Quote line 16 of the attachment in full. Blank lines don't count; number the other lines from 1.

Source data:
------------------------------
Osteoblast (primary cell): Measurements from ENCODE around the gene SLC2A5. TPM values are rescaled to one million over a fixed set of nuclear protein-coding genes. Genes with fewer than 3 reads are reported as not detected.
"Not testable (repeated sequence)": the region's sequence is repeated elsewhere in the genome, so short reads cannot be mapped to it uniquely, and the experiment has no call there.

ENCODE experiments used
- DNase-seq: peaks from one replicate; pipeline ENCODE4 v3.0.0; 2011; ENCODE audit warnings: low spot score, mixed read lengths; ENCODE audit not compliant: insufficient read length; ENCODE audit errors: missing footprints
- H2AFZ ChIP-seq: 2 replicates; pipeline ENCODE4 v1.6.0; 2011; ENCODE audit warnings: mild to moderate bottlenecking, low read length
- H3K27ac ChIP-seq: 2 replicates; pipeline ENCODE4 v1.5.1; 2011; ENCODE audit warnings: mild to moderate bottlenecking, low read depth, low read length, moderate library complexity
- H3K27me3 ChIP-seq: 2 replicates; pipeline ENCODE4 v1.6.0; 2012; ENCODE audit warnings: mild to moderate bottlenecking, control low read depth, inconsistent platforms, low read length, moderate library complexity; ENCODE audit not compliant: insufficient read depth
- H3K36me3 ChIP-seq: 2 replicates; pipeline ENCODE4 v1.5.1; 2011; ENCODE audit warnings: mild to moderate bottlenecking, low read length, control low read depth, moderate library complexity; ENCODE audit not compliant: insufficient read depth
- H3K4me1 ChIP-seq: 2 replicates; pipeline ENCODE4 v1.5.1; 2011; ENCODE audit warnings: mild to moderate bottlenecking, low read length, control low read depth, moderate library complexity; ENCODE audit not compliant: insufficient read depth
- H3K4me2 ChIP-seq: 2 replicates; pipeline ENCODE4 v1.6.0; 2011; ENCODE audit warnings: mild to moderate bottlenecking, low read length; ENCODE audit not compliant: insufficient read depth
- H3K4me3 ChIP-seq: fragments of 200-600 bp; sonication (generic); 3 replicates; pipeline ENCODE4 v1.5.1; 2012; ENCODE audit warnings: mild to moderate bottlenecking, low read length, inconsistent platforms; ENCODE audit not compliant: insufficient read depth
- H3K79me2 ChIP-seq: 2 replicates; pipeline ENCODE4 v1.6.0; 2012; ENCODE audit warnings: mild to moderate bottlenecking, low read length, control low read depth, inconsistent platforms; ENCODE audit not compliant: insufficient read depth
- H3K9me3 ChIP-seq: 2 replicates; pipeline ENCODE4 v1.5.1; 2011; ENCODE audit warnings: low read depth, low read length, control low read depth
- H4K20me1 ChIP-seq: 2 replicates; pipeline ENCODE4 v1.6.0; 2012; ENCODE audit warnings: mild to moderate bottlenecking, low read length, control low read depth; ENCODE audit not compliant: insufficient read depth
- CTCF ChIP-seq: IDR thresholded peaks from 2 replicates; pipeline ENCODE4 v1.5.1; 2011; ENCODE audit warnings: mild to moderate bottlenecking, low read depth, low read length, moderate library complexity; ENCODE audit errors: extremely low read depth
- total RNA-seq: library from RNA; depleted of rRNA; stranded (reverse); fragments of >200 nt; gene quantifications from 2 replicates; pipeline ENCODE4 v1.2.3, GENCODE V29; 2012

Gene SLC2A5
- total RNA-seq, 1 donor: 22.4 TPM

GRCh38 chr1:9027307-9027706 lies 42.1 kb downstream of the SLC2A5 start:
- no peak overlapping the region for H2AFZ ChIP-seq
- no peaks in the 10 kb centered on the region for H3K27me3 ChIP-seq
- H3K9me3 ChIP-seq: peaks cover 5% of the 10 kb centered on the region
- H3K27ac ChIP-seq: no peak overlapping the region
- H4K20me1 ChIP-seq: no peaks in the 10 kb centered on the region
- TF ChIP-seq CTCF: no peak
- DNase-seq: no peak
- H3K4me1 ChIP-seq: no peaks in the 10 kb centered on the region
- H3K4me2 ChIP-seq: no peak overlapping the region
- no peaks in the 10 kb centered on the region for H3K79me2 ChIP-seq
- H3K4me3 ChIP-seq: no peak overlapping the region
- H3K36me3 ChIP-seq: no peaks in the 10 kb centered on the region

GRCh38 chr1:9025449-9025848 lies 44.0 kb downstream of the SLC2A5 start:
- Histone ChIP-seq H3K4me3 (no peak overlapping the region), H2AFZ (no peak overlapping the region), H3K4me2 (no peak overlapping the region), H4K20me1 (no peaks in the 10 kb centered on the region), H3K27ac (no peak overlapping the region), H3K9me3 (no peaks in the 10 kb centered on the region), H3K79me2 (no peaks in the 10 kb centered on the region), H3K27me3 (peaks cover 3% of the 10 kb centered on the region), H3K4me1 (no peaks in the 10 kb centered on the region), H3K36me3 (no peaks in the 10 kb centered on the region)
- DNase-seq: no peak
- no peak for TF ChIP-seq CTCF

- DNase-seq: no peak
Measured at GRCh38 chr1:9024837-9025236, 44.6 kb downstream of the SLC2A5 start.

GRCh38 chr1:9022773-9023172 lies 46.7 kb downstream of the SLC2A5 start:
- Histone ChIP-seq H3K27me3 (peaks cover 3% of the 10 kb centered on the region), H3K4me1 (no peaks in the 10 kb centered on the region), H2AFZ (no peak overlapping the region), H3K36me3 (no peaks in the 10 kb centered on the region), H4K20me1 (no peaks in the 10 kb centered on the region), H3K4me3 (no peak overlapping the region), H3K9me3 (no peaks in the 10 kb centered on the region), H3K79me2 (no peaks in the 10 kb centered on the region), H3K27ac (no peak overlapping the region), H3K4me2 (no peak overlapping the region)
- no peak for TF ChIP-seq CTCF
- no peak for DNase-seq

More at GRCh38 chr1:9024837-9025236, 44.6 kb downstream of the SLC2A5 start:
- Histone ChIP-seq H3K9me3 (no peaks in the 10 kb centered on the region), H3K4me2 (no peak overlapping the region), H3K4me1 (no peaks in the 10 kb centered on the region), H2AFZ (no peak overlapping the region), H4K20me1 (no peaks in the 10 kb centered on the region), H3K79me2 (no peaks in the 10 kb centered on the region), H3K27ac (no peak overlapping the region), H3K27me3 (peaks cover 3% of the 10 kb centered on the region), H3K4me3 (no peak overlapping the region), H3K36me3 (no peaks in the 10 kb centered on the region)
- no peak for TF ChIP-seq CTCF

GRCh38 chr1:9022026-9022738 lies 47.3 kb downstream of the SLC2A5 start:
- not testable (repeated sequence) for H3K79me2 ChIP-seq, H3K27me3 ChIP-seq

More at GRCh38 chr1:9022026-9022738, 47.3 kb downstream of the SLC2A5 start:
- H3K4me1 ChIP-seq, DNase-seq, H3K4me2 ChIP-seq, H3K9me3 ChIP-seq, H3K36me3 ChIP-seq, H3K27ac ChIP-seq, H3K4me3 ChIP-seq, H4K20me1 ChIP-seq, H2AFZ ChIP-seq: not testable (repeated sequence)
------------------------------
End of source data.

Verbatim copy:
- total RNA-seq: library from RNA; depleted of rRNA; stranded (reverse); fragments of >200 nt; gene quantifications from 2 replicates; pipeline ENCODE4 v1.2.3, GENCODE V29; 2012